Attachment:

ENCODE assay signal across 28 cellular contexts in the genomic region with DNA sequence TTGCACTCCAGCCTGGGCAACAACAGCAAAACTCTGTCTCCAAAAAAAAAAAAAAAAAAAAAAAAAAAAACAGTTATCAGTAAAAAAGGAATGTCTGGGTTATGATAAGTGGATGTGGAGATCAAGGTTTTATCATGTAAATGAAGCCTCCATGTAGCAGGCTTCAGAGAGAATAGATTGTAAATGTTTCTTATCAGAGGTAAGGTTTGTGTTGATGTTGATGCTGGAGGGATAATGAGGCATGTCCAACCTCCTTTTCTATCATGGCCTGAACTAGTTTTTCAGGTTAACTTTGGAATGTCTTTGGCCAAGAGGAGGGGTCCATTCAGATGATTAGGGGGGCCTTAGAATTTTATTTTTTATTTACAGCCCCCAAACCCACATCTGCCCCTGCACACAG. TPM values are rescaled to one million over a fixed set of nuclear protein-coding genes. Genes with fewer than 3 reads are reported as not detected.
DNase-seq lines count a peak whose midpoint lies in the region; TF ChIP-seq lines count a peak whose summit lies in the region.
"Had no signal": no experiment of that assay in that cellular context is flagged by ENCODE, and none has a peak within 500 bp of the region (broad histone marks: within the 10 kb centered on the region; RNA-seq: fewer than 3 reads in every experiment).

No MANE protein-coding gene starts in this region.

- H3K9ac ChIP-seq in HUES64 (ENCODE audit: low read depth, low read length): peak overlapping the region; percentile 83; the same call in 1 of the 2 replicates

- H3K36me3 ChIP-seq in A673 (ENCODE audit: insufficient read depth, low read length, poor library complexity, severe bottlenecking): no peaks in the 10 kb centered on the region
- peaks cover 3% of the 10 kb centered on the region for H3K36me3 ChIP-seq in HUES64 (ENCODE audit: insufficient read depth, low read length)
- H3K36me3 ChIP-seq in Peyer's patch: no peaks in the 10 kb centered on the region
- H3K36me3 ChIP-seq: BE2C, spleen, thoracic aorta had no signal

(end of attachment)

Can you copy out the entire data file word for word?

ENCODE assay signal across 28 cellular contexts in the genomic region with DNA sequence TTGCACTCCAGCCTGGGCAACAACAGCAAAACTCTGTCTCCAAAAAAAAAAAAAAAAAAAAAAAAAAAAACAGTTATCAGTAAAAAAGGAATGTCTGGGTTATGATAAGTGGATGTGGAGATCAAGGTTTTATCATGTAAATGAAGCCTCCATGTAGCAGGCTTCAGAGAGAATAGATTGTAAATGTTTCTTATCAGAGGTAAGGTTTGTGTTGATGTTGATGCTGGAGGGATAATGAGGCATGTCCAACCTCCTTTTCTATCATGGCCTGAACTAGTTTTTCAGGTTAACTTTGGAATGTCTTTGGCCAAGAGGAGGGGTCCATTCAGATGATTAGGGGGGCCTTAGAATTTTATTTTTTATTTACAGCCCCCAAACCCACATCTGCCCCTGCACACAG. TPM values are rescaled to one million over a fixed set of nuclear protein-coding genes. Genes with fewer than 3 reads are reported as not detected.
DNase-seq lines count a peak whose midpoint lies in the region; TF ChIP-seq lines count a peak whose summit lies in the region.
"Had no signal": no experiment of that assay in that cellular context is flagged by ENCODE, and none has a peak within 500 bp of the region (broad histone marks: within the 10 kb centered on the region; RNA-seq: fewer than 3 reads in every experiment).

No MANE protein-coding gene starts in this region.

- H3K9ac ChIP-seq in HUES64 (ENCODE audit: low read depth, low read length): peak overlapping the region; percentile 83; the same call in 1 of the 2 replicates

- H3K36me3 ChIP-seq in A673 (ENCODE audit: insufficient read depth, low read length, poor library complexity, severe bottlenecking): no peaks in the 10 kb centered on the region
- peaks cover 3% of the 10 kb centered on the region for H3K36me3 ChIP-seq in HUES64 (ENCODE audit: insufficient read depth, low read length)
- H3K36me3 ChIP-seq in Peyer's patch: no peaks in the 10 kb centered on the region
- H3K36me3 ChIP-seq: BE2C, spleen, thoracic aorta had no signal